CCST Seminar: Patricia Kooyman
Patricia obtained her MSc from Leiden University (The Netherlands), studying the selective reduction of nitrosobenzene over mixed manganese oxides. She obtained her PhD from Delft University of Technology (The Netherlands) studying TS-1 zeolite synthesis and catalytic applications. Following a post-doc at Shell research centre (Amsterdam, The Netherlands), she learned all about TEM during a long post-doc period at the NCHREM (Delft, The Netherlands). Subsequently she was appointed assistant professor at the Chemical Engineering department (catalysis engineering group) at Delft University of Technology (The Netherlands). She came to South Africa in 2015 as SARChI Chair Nanomaterials for Catalysis. She has always enjoyed travelling and has held many short-term visiting scientist positions throughout her career. Her research focusses on heterogeneous catalysis, especially catalyst characterisation. She is an expert in high resolution transmission electron microscopy and is one of the pioneers in gas-phase in situ TEM.
"Bridging the Pressure Gap in Transmission Electron Microscopy"
TEM is traditionally a high vacuum (10-6 Torr) technique. However, many materials have a different (surface) structure in vacuum as opposed to gaseous environment. The specific gas present can even influence the structure of a material. This means that traditional TEM images are mostly obtained of materials that are NOT in the state in which they are used in practice. One important area of application is catalysis research. The development of differentially pumped ETEM was a significant step in the direction of real in situ TEM, allowing gas pressures of up to 50 mbar and heating up to about 1000°C. We have developed a micro-electro-mechanical system (MEMS) nanoreactor to bridge the pressure gap. It confines a thin layer of gas (several microns) in a windowed cell, thus retaining atomic resolution at pressures exceeding 1 bar by limiting the path length of gas the electron have to traverse. The catalyst under study (or its precursor) can be loaded into the nanoractor prior to the experiments. Small electron-transparent windows provide both good transmission of the electron beam and stability against the pressure difference. Heating is possible up to about 600°C. This nanoreactor system has now been expanded by adding the possibility of studying gas compositions using mass spectrometry. This means the gas composition can be monitored while simultaneously imaging dynamic changes in eg catalyst metal nanoparticles. We have used this system to study the Kirkendall effect during oxidation of copper nanoparticles. The Kirkendall effect is used in catalyst regeneration procedures. We can now follow the process using live imaging. We have studied the oxidation of CO with O2 on both Pt and Pd nanoparticles. Several process parameters have been varied, such as temperature and CO/O2 ratio. The already known spontaneous oscillations during this catalytic reaction have now been imaged live at the nanoscale. Our most recent data are on the formation of carbon shells around Co nanoparticles in CO.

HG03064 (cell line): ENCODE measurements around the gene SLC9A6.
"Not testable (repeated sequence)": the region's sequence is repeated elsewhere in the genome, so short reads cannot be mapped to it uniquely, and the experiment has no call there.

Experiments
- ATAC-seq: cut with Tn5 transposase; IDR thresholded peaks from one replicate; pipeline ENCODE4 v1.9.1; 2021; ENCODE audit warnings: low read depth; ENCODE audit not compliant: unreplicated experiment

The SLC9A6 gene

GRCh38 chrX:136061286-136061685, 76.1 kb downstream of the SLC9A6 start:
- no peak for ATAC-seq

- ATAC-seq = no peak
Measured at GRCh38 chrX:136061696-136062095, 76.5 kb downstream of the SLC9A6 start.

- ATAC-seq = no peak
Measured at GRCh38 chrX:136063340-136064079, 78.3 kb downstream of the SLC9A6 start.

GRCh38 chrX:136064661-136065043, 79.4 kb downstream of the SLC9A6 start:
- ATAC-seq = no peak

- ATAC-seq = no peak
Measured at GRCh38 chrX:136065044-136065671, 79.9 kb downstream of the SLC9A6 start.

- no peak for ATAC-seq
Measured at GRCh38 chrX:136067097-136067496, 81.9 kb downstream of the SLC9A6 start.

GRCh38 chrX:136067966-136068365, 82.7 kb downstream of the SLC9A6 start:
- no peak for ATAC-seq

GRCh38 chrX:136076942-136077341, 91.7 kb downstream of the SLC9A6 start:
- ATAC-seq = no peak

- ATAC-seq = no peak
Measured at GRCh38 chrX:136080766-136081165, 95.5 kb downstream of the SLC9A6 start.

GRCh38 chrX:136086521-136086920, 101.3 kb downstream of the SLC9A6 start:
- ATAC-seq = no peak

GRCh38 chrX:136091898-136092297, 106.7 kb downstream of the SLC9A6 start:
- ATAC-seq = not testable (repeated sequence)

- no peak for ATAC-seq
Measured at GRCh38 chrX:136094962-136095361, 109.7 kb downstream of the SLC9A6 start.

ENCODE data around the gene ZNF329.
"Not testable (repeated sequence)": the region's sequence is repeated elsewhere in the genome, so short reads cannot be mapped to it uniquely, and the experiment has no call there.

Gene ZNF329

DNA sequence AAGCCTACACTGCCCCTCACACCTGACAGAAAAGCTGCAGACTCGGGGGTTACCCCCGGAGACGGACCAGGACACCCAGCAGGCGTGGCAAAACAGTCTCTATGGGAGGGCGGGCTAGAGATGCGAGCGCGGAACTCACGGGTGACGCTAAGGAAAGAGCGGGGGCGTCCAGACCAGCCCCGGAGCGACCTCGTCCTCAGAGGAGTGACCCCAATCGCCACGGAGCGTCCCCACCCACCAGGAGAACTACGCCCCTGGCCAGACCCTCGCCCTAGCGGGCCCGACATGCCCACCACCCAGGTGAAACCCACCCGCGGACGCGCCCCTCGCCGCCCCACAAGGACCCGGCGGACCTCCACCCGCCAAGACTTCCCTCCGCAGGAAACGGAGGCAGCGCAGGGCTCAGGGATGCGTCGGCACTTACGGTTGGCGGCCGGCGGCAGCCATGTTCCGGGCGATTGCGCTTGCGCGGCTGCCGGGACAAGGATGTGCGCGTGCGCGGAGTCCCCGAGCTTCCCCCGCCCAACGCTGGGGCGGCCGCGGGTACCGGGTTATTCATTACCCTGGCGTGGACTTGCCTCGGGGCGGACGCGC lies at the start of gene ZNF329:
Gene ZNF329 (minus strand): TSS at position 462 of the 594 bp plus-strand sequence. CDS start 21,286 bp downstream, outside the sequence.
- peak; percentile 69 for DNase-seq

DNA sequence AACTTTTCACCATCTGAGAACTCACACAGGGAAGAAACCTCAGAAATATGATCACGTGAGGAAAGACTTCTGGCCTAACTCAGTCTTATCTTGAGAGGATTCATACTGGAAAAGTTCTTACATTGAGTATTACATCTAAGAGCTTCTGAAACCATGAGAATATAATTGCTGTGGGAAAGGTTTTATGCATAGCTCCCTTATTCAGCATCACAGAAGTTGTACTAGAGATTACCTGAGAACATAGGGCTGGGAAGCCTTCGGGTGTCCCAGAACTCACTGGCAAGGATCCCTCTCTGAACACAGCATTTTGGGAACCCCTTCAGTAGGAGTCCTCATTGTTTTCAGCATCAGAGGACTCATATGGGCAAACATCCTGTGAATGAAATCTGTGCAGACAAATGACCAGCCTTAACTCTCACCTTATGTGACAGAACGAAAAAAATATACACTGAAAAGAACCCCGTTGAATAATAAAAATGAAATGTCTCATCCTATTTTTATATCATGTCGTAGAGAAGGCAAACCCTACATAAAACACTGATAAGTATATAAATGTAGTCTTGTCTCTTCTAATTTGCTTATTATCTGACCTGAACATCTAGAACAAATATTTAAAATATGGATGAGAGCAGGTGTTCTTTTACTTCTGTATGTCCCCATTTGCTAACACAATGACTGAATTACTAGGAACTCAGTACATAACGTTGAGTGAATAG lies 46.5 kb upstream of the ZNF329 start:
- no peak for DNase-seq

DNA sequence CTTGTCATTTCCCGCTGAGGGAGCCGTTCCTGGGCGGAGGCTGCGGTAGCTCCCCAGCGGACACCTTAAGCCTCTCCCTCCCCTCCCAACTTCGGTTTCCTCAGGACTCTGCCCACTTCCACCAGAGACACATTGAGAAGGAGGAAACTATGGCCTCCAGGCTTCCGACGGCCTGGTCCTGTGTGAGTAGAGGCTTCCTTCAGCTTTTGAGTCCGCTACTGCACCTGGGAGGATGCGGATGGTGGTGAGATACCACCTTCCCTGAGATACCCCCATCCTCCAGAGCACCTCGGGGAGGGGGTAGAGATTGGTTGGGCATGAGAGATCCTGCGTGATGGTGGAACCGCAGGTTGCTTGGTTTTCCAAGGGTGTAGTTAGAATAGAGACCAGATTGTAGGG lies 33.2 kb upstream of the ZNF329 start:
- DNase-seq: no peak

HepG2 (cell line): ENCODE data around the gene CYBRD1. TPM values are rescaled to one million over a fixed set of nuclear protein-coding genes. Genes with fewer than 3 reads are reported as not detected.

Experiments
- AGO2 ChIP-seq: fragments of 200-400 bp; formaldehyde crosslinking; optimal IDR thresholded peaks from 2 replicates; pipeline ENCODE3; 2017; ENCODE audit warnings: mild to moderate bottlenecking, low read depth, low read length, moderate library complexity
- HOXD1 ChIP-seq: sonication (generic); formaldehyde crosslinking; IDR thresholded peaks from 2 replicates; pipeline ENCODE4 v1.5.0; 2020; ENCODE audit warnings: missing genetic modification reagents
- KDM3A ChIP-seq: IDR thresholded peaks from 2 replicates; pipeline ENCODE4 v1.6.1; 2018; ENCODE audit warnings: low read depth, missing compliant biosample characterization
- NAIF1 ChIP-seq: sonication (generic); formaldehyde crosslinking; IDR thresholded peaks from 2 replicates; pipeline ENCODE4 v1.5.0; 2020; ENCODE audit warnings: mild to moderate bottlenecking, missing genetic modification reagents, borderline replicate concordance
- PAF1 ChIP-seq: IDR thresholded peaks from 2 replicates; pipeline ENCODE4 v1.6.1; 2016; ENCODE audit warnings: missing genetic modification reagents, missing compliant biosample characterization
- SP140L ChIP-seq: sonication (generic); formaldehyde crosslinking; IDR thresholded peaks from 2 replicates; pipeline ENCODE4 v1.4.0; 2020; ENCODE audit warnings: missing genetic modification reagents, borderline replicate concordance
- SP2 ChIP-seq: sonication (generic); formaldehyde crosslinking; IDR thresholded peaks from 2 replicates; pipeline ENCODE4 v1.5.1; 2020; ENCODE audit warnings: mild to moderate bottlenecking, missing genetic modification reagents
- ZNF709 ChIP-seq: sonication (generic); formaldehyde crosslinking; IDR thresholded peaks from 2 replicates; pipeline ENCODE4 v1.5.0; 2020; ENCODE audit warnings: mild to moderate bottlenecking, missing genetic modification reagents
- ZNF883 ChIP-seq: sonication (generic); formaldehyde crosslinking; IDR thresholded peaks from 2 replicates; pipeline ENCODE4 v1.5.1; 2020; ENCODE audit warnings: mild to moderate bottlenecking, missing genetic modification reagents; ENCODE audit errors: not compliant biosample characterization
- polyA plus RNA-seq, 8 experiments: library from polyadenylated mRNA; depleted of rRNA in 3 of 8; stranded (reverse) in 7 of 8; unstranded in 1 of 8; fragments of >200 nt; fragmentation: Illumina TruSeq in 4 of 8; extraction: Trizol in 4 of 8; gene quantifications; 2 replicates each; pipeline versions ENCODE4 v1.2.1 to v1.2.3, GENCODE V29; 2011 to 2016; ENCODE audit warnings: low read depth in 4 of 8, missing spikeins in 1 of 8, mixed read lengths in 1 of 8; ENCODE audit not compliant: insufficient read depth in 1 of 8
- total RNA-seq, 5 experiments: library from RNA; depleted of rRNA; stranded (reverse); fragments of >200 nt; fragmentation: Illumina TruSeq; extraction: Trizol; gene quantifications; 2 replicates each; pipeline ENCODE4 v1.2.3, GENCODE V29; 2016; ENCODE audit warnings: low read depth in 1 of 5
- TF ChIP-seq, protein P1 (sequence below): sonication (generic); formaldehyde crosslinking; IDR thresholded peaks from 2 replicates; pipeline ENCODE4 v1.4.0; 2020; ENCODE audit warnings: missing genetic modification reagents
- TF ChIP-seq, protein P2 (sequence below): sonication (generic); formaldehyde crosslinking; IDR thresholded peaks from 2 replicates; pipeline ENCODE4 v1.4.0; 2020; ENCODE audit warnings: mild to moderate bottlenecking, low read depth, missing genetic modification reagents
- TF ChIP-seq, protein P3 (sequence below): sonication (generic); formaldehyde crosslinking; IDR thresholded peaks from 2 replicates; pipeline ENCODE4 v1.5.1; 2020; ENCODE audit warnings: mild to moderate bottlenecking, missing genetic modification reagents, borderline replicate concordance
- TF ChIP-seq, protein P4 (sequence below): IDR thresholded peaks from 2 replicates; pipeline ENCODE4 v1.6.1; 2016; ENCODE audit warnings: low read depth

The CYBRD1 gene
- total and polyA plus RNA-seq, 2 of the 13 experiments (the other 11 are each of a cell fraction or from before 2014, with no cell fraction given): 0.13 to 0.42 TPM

Thursday, August 3, 2017 at 11:30am
Colburn Lab, 366 CLB
University of Delaware- Colburn Lab, University of Delaware, 150 Academy St, Newark, DE 19716-3196, USA